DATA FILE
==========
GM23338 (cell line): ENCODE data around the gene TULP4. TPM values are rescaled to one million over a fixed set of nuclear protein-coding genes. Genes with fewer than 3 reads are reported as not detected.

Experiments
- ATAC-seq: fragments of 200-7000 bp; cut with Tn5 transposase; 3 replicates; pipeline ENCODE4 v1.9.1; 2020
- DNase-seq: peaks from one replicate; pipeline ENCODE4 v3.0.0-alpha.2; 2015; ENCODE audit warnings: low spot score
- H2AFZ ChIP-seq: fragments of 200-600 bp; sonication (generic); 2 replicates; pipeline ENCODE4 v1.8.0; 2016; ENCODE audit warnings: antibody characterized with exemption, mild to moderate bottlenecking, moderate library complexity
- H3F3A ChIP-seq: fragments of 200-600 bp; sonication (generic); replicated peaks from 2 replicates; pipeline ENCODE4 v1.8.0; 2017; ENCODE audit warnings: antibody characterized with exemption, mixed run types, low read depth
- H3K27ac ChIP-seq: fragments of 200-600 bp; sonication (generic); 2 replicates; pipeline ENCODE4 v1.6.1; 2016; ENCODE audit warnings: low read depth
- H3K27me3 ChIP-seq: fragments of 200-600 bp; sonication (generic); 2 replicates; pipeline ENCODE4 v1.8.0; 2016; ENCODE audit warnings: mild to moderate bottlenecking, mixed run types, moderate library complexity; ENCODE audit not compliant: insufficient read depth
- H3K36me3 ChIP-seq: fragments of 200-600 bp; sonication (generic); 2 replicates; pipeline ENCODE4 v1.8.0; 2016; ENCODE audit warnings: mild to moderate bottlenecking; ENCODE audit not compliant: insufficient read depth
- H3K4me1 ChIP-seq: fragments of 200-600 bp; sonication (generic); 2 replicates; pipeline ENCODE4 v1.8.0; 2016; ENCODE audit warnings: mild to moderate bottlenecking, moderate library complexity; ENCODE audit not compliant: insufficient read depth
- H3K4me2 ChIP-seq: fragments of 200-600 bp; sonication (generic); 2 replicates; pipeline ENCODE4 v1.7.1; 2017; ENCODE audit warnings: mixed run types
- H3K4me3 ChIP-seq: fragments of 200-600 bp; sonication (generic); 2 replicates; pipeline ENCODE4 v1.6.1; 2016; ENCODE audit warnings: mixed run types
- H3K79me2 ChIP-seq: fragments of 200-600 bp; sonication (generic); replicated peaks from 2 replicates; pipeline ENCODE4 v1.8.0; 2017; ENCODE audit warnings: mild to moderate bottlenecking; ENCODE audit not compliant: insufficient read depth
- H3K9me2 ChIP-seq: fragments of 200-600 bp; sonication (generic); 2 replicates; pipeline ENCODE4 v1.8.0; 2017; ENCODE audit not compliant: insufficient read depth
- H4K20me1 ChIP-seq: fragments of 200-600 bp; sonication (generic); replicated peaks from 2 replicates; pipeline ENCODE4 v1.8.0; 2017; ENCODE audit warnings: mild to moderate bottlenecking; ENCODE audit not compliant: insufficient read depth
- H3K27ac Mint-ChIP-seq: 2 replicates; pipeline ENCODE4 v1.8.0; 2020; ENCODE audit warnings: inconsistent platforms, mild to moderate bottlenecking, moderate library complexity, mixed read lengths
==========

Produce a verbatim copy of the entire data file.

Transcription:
GM23338 (cell line): ENCODE data around the gene TULP4. TPM values are rescaled to one million over a fixed set of nuclear protein-coding genes. Genes with fewer than 3 reads are reported as not detected.

Experiments
- ATAC-seq: fragments of 200-7000 bp; cut with Tn5 transposase; 3 replicates; pipeline ENCODE4 v1.9.1; 2020
- DNase-seq: peaks from one replicate; pipeline ENCODE4 v3.0.0-alpha.2; 2015; ENCODE audit warnings: low spot score
- H2AFZ ChIP-seq: fragments of 200-600 bp; sonication (generic); 2 replicates; pipeline ENCODE4 v1.8.0; 2016; ENCODE audit warnings: antibody characterized with exemption, mild to moderate bottlenecking, moderate library complexity
- H3F3A ChIP-seq: fragments of 200-600 bp; sonication (generic); replicated peaks from 2 replicates; pipeline ENCODE4 v1.8.0; 2017; ENCODE audit warnings: antibody characterized with exemption, mixed run types, low read depth
- H3K27ac ChIP-seq: fragments of 200-600 bp; sonication (generic); 2 replicates; pipeline ENCODE4 v1.6.1; 2016; ENCODE audit warnings: low read depth
- H3K27me3 ChIP-seq: fragments of 200-600 bp; sonication (generic); 2 replicates; pipeline ENCODE4 v1.8.0; 2016; ENCODE audit warnings: mild to moderate bottlenecking, mixed run types, moderate library complexity; ENCODE audit not compliant: insufficient read depth
- H3K36me3 ChIP-seq: fragments of 200-600 bp; sonication (generic); 2 replicates; pipeline ENCODE4 v1.8.0; 2016; ENCODE audit warnings: mild to moderate bottlenecking; ENCODE audit not compliant: insufficient read depth
- H3K4me1 ChIP-seq: fragments of 200-600 bp; sonication (generic); 2 replicates; pipeline ENCODE4 v1.8.0; 2016; ENCODE audit warnings: mild to moderate bottlenecking, moderate library complexity; ENCODE audit not compliant: insufficient read depth
- H3K4me2 ChIP-seq: fragments of 200-600 bp; sonication (generic); 2 replicates; pipeline ENCODE4 v1.7.1; 2017; ENCODE audit warnings: mixed run types
- H3K4me3 ChIP-seq: fragments of 200-600 bp; sonication (generic); 2 replicates; pipeline ENCODE4 v1.6.1; 2016; ENCODE audit warnings: mixed run types
- H3K79me2 ChIP-seq: fragments of 200-600 bp; sonication (generic); replicated peaks from 2 replicates; pipeline ENCODE4 v1.8.0; 2017; ENCODE audit warnings: mild to moderate bottlenecking; ENCODE audit not compliant: insufficient read depth
- H3K9me2 ChIP-seq: fragments of 200-600 bp; sonication (generic); 2 replicates; pipeline ENCODE4 v1.8.0; 2017; ENCODE audit not compliant: insufficient read depth
- H4K20me1 ChIP-seq: fragments of 200-600 bp; sonication (generic); replicated peaks from 2 replicates; pipeline ENCODE4 v1.8.0; 2017; ENCODE audit warnings: mild to moderate bottlenecking; ENCODE audit not compliant: insufficient read depth
- H3K27ac Mint-ChIP-seq: 2 replicates; pipeline ENCODE4 v1.8.0; 2020; ENCODE audit warnings: inconsistent platforms, mild to moderate bottlenecking, moderate library complexity, mixed read lengths